The unexpected outcome of Woodroof’s contracting HIV is his sudden willingness to let others in, to learn and grow and join the ranks of humanity. All this is shown directly and clearly and, in itself, is an inspiring and worthwhile tale. Buoyed by fine performances by McConaughey and Leto, the movie is more than adequate, but I couldn’t understand why it felt so slight, what was keeping me from being fully invested in it, fully engaged with it, fully moved. Most of this has to do with the direction by Jean-Marc Vallée, which is so nondescript and unimaginative it makes me feel that he was worried his subject was so important that any kind of style or grace would threaten to diminish it. There’s no sense of place, no sense of feeling, no sense of urgency, which is a mistake considering it tells the story of a man fighting for his life against a clock while engaging in illegal activities and staying a step ahead of the authorities. What can directing do to bring down good performances and a good script (the script here by Craig Borten and Melisa Wallack is spare and informative and does a nice job of framing the debate between the need for care and the process of FDA approval)? Directing can drain those elements of life, or keep them from coming to life in the first place. Good direction can enliven even the poorest story; weak direction does the opposite. Dallas Buyers Club stays on the screen.
There’s also a surprising lack of grit. Despite his remarkable physical transformation (McConaughey lost 50 pounds for the role), Woodroof rarely seems like a sick man. Whereas Tom Hanks’ HIV patient deteriorated quickly (even in a scrubbed-clean Hollywood movie from 20 years ago), McConaughey and Leto just cough a little. The people they are helping wait in line like anxious hipsters waiting for the new iPhone. The movie wants to make the HIV epidemic real, but then it doesn’t show HIV.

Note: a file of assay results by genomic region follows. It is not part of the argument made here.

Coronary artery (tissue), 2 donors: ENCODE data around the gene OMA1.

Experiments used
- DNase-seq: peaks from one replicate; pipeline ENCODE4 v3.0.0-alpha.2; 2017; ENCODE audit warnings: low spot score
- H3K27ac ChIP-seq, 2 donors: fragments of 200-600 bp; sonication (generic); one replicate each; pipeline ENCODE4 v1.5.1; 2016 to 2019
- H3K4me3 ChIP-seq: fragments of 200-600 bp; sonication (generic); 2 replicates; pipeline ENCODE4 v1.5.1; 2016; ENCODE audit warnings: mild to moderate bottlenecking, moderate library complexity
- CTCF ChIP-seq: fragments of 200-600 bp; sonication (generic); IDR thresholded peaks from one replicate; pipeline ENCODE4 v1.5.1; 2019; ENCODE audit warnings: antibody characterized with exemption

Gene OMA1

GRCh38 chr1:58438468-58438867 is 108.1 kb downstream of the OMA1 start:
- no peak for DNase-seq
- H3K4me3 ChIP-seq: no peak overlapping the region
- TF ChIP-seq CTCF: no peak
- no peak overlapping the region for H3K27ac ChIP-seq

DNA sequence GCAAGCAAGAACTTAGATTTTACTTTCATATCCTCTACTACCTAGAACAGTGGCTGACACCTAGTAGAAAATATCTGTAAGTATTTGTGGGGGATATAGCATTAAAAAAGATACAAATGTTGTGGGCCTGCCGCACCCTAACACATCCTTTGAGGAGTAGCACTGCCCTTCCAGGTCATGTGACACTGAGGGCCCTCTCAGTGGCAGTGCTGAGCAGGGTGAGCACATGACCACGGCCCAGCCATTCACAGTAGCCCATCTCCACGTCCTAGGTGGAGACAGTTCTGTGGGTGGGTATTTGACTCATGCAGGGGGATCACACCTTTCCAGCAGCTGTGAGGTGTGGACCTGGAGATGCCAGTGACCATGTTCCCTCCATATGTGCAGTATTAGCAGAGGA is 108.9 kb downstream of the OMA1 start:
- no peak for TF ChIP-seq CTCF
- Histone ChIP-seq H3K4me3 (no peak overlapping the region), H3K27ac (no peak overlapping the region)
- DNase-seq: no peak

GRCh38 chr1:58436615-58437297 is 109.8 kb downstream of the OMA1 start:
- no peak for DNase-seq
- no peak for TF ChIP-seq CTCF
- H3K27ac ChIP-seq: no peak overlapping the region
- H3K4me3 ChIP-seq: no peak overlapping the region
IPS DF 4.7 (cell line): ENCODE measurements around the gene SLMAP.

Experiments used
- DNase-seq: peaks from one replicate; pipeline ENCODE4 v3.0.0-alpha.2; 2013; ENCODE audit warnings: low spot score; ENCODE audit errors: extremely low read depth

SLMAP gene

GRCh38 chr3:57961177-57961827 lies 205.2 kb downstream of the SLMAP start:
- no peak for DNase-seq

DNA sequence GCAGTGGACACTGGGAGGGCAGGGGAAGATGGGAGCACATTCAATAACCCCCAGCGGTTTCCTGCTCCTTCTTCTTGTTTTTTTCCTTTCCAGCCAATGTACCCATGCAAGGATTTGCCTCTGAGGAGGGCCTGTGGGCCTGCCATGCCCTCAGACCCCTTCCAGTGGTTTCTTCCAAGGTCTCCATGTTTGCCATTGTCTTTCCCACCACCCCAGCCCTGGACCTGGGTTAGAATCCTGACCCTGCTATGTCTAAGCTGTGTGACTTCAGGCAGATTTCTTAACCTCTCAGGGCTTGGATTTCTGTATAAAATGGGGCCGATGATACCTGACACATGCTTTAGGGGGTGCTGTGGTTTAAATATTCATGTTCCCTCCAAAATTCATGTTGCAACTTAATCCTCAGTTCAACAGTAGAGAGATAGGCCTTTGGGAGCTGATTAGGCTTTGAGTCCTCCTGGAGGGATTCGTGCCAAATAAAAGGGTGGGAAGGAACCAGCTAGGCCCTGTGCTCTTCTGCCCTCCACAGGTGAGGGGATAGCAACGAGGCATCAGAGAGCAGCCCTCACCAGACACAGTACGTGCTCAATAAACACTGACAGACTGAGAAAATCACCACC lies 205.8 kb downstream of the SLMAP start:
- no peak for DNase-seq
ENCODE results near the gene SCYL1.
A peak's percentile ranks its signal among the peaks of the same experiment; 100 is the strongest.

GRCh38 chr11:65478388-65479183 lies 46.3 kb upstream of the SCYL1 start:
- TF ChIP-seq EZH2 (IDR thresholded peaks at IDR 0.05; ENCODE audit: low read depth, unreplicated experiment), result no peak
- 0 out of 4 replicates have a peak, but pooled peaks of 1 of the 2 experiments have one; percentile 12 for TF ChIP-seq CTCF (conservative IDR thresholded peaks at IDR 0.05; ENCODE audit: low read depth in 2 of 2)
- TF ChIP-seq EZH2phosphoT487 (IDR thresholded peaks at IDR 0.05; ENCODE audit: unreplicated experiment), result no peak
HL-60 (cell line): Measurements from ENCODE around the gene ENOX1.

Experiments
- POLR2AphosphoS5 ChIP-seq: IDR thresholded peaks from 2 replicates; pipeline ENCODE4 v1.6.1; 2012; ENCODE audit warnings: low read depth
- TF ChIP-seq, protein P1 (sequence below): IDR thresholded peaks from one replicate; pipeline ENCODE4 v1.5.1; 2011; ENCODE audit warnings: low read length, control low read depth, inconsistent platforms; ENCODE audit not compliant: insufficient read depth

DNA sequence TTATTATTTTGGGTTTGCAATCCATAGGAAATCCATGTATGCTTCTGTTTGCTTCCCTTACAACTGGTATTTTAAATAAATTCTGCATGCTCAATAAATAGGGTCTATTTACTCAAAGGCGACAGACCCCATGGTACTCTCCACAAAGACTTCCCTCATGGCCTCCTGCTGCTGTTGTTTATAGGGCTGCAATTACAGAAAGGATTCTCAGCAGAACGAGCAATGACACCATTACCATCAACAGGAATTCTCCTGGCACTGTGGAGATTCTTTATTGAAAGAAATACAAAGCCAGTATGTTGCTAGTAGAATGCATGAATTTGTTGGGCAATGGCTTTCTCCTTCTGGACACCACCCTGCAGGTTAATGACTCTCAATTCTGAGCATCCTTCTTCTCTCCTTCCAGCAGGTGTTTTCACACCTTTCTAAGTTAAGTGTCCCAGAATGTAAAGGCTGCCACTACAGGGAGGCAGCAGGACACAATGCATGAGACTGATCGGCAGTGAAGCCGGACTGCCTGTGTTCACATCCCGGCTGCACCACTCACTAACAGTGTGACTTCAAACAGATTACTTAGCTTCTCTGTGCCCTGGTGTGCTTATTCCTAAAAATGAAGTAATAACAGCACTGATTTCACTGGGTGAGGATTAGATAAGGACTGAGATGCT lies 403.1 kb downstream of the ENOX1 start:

More central to the story is the ideological battle between populist medicine and controlled (and profitable) FDA approval, but that goes only so far, and Woodroof’s time-honored journey from bigoted to big-hearted falls into some of the usual clichés, including Hollywood’s (even independent Hollywood’s) insistence that minority issues must be addressed through hetero-normative protagonists (as this is a true story—though how true is debatable as the real Woodroof was apparently not a homophobe and was actually an open bisexual, which is a problematic change the movie makes) and for other reasons, this malaise is much less damaging but is still present. That’s a shame becauseDallas Buyers Club has many elements that are exceedingly fine, but it left me wanting for the movie it could have been.